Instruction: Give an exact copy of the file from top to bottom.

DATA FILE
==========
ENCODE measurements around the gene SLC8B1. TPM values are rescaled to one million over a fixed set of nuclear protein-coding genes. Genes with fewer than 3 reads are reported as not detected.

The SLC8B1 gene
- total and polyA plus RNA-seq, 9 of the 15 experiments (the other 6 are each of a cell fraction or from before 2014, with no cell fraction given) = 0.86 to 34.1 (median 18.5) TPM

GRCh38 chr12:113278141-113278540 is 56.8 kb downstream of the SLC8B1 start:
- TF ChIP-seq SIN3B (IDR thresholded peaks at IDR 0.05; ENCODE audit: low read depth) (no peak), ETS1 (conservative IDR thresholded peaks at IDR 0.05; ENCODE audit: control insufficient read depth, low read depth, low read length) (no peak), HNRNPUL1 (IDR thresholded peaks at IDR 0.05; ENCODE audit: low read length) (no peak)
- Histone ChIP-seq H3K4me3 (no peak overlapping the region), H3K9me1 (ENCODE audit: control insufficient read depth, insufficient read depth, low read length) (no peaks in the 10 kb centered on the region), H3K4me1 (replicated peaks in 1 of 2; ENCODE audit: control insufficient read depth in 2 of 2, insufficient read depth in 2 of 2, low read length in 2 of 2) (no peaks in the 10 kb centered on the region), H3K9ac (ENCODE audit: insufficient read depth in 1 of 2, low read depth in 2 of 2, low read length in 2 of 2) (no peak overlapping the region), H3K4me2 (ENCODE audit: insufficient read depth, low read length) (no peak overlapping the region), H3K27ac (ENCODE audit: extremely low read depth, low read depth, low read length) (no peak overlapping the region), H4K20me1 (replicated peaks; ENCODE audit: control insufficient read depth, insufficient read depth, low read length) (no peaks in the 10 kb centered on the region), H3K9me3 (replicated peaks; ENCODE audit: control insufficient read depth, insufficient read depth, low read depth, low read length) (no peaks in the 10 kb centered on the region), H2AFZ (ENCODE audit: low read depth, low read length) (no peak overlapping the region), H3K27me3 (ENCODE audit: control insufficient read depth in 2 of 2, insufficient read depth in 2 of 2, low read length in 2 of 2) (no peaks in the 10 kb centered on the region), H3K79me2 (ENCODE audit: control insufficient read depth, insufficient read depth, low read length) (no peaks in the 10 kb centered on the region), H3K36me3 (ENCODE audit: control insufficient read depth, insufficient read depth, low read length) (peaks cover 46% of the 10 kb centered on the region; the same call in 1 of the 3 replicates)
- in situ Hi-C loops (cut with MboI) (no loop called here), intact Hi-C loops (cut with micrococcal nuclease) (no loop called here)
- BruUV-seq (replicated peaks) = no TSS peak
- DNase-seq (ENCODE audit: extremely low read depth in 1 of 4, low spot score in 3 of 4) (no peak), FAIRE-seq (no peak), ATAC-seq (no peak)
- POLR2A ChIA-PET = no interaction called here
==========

ENCODE measurements around the gene SLC8B1. TPM values are rescaled to one million over a fixed set of nuclear protein-coding genes. Genes with fewer than 3 reads are reported as not detected.

The SLC8B1 gene
- total and polyA plus RNA-seq, 9 of the 15 experiments (the other 6 are each of a cell fraction or from before 2014, with no cell fraction given) = 0.86 to 34.1 (median 18.5) TPM

GRCh38 chr12:113278141-113278540 is 56.8 kb downstream of the SLC8B1 start:
- TF ChIP-seq SIN3B (IDR thresholded peaks at IDR 0.05; ENCODE audit: low read depth) (no peak), ETS1 (conservative IDR thresholded peaks at IDR 0.05; ENCODE audit: control insufficient read depth, low read depth, low read length) (no peak), HNRNPUL1 (IDR thresholded peaks at IDR 0.05; ENCODE audit: low read length) (no peak)
- Histone ChIP-seq H3K4me3 (no peak overlapping the region), H3K9me1 (ENCODE audit: control insufficient read depth, insufficient read depth, low read length) (no peaks in the 10 kb centered on the region), H3K4me1 (replicated peaks in 1 of 2; ENCODE audit: control insufficient read depth in 2 of 2, insufficient read depth in 2 of 2, low read length in 2 of 2) (no peaks in the 10 kb centered on the region), H3K9ac (ENCODE audit: insufficient read depth in 1 of 2, low read depth in 2 of 2, low read length in 2 of 2) (no peak overlapping the region), H3K4me2 (ENCODE audit: insufficient read depth, low read length) (no peak overlapping the region), H3K27ac (ENCODE audit: extremely low read depth, low read depth, low read length) (no peak overlapping the region), H4K20me1 (replicated peaks; ENCODE audit: control insufficient read depth, insufficient read depth, low read length) (no peaks in the 10 kb centered on the region), H3K9me3 (replicated peaks; ENCODE audit: control insufficient read depth, insufficient read depth, low read depth, low read length) (no peaks in the 10 kb centered on the region), H2AFZ (ENCODE audit: low read depth, low read length) (no peak overlapping the region), H3K27me3 (ENCODE audit: control insufficient read depth in 2 of 2, insufficient read depth in 2 of 2, low read length in 2 of 2) (no peaks in the 10 kb centered on the region), H3K79me2 (ENCODE audit: control insufficient read depth, insufficient read depth, low read length) (no peaks in the 10 kb centered on the region), H3K36me3 (ENCODE audit: control insufficient read depth, insufficient read depth, low read length) (peaks cover 46% of the 10 kb centered on the region; the same call in 1 of the 3 replicates)
- in situ Hi-C loops (cut with MboI) (no loop called here), intact Hi-C loops (cut with micrococcal nuclease) (no loop called here)
- BruUV-seq (replicated peaks) = no TSS peak
- DNase-seq (ENCODE audit: extremely low read depth in 1 of 4, low spot score in 3 of 4) (no peak), FAIRE-seq (no peak), ATAC-seq (no peak)
- POLR2A ChIA-PET = no interaction called here